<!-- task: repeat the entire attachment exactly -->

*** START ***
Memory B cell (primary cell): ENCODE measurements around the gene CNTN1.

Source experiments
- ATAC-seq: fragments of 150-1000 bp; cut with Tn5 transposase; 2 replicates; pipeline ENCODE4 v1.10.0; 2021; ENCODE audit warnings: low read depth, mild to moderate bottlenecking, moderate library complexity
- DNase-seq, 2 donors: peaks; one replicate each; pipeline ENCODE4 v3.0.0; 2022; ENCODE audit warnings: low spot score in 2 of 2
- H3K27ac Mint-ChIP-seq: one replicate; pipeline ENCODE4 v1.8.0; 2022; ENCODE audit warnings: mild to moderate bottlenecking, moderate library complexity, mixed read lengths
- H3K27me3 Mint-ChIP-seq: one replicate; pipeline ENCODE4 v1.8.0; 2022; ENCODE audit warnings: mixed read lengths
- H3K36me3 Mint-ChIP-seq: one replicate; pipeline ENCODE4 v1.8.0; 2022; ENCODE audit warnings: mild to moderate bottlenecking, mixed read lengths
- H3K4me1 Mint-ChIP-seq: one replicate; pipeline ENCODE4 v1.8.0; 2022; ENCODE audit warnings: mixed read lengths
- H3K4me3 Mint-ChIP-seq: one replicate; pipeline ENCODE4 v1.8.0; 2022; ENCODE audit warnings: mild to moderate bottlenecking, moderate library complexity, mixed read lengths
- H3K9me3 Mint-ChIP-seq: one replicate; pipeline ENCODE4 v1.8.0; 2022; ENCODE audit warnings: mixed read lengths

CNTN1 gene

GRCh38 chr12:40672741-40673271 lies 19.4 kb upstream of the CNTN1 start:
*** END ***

Memory B cell (primary cell): ENCODE measurements around the gene CNTN1.

Source experiments
- ATAC-seq: fragments of 150-1000 bp; cut with Tn5 transposase; 2 replicates; pipeline ENCODE4 v1.10.0; 2021; ENCODE audit warnings: low read depth, mild to moderate bottlenecking, moderate library complexity
- DNase-seq, 2 donors: peaks; one replicate each; pipeline ENCODE4 v3.0.0; 2022; ENCODE audit warnings: low spot score in 2 of 2
- H3K27ac Mint-ChIP-seq: one replicate; pipeline ENCODE4 v1.8.0; 2022; ENCODE audit warnings: mild to moderate bottlenecking, moderate library complexity, mixed read lengths
- H3K27me3 Mint-ChIP-seq: one replicate; pipeline ENCODE4 v1.8.0; 2022; ENCODE audit warnings: mixed read lengths
- H3K36me3 Mint-ChIP-seq: one replicate; pipeline ENCODE4 v1.8.0; 2022; ENCODE audit warnings: mild to moderate bottlenecking, mixed read lengths
- H3K4me1 Mint-ChIP-seq: one replicate; pipeline ENCODE4 v1.8.0; 2022; ENCODE audit warnings: mixed read lengths
- H3K4me3 Mint-ChIP-seq: one replicate; pipeline ENCODE4 v1.8.0; 2022; ENCODE audit warnings: mild to moderate bottlenecking, moderate library complexity, mixed read lengths
- H3K9me3 Mint-ChIP-seq: one replicate; pipeline ENCODE4 v1.8.0; 2022; ENCODE audit warnings: mixed read lengths

CNTN1 gene

GRCh38 chr12:40672741-40673271 lies 19.4 kb upstream of the CNTN1 start: